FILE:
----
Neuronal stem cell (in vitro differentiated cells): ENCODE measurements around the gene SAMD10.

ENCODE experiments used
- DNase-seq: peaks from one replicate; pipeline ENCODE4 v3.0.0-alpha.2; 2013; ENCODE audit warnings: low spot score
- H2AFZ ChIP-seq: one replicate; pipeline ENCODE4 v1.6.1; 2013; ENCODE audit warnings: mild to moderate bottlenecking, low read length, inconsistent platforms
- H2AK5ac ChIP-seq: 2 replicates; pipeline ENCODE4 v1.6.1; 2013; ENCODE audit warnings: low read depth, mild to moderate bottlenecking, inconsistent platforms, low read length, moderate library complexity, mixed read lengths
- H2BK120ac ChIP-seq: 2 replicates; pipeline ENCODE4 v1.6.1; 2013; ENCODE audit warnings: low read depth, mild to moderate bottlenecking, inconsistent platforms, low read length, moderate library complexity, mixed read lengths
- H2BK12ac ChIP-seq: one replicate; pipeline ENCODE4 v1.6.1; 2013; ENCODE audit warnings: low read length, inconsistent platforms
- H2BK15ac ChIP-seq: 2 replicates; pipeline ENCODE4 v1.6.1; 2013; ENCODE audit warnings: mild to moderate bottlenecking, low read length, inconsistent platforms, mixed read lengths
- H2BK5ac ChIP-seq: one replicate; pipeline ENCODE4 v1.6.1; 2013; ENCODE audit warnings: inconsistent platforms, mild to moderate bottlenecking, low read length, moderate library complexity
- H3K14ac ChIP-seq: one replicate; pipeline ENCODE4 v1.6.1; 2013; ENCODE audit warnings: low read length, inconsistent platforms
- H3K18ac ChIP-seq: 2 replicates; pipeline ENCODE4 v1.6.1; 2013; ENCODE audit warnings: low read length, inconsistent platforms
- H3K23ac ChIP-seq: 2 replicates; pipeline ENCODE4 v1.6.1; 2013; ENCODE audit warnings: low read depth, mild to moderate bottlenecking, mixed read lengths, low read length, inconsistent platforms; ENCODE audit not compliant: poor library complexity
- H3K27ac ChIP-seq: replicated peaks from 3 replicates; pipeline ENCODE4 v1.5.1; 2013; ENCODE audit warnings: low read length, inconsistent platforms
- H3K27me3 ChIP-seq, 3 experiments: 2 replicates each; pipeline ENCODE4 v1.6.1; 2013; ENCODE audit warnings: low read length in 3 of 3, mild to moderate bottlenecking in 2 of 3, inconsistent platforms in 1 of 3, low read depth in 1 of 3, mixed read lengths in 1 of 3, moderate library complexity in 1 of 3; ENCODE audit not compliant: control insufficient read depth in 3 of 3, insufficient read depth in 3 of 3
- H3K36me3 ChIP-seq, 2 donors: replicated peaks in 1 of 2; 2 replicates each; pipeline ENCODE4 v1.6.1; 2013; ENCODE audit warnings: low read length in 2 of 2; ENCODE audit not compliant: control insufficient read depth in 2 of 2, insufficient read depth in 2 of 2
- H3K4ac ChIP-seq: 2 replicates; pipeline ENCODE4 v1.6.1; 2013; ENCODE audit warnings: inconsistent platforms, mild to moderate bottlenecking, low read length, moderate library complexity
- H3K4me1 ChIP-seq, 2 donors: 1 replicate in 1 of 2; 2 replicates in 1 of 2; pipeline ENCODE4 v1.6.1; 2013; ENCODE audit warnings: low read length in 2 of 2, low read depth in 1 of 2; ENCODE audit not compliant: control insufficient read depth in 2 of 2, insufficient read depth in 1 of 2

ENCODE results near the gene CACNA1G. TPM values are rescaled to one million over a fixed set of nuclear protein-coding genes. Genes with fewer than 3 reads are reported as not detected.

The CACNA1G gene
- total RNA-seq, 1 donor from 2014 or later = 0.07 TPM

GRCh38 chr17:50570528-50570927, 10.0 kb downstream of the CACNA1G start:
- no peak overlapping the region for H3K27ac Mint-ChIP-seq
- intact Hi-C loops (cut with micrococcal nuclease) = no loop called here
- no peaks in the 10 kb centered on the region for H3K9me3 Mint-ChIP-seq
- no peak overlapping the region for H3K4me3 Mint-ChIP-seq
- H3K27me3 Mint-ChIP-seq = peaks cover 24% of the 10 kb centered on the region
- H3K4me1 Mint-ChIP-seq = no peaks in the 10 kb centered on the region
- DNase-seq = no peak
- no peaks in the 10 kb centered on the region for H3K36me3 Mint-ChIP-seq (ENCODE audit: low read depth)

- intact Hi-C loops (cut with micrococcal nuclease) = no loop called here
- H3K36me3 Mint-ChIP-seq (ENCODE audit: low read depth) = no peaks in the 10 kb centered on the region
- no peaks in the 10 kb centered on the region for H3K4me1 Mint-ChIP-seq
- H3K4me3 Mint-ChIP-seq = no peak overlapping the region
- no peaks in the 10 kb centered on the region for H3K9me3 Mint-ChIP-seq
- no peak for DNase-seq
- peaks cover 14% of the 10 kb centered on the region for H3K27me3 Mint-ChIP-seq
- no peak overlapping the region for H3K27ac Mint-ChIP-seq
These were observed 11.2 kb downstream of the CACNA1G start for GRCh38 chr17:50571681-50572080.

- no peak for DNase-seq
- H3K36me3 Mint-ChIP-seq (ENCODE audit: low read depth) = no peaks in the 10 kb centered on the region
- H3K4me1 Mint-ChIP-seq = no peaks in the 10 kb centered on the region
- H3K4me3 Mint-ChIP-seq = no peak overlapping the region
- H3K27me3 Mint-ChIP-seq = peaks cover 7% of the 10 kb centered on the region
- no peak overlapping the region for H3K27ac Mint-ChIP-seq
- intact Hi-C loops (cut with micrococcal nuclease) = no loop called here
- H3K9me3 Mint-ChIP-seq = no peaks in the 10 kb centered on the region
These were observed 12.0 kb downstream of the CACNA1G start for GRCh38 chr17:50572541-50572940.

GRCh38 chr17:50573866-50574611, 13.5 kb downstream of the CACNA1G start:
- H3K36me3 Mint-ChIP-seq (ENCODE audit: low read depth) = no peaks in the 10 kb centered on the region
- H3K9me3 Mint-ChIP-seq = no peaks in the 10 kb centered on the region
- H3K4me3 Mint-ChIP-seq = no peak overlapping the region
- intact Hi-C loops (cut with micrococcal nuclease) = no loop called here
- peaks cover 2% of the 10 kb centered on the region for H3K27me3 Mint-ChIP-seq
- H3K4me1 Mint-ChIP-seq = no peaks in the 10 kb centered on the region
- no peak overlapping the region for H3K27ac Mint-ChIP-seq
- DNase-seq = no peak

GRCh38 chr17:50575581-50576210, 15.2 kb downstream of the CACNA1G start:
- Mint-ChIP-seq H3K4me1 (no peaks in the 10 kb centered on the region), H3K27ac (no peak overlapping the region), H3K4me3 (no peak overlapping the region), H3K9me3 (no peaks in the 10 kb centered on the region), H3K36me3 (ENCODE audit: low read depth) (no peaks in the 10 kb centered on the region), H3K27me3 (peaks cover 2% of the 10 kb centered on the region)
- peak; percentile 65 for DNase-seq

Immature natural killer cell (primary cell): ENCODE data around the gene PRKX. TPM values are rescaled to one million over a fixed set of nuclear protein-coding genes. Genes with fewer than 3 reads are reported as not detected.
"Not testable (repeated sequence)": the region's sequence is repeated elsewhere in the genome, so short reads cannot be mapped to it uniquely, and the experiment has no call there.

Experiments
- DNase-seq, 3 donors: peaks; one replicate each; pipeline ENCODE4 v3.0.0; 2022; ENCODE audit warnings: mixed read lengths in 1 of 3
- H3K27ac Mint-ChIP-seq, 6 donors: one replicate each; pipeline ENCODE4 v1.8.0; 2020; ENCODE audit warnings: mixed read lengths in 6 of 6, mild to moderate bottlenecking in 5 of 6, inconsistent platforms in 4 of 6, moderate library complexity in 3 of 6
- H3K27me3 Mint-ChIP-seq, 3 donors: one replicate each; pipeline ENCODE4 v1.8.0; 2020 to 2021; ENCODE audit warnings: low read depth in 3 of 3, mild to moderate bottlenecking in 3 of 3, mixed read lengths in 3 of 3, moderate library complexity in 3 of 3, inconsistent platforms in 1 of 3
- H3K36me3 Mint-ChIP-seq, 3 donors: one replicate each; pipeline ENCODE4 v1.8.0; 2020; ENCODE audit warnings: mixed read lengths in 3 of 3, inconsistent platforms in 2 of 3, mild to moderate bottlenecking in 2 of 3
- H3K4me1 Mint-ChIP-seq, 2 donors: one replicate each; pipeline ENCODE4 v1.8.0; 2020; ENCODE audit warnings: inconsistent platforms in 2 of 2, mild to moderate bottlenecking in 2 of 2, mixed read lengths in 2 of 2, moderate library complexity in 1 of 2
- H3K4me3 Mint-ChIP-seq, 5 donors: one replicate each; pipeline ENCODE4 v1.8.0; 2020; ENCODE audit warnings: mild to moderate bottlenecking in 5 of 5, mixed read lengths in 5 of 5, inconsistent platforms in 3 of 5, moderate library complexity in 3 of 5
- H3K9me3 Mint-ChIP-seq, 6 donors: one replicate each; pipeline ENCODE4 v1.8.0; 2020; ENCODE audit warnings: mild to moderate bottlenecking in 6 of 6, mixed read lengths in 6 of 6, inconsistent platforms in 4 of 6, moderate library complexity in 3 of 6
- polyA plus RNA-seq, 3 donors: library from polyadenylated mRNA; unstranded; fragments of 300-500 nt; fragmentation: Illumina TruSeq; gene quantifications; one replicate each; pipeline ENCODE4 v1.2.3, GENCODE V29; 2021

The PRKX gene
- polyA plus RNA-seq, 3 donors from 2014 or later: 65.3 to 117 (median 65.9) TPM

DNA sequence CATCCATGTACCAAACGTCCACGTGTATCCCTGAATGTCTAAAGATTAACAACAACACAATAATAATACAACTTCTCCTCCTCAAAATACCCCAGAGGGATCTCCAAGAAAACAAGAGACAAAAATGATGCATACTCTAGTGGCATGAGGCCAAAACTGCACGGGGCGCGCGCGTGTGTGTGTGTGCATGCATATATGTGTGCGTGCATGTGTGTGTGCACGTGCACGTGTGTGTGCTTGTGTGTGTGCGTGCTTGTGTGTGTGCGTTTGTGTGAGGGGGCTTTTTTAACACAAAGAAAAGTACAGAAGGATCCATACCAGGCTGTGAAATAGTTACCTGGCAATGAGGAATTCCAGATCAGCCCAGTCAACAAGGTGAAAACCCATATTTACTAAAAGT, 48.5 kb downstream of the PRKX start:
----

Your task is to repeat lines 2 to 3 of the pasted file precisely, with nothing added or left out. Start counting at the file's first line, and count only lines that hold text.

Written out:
ENCODE experiments used
- DNase-seq: peaks from one replicate; pipeline ENCODE4 v3.0.0-alpha.2; 2013; ENCODE audit warnings: low spot score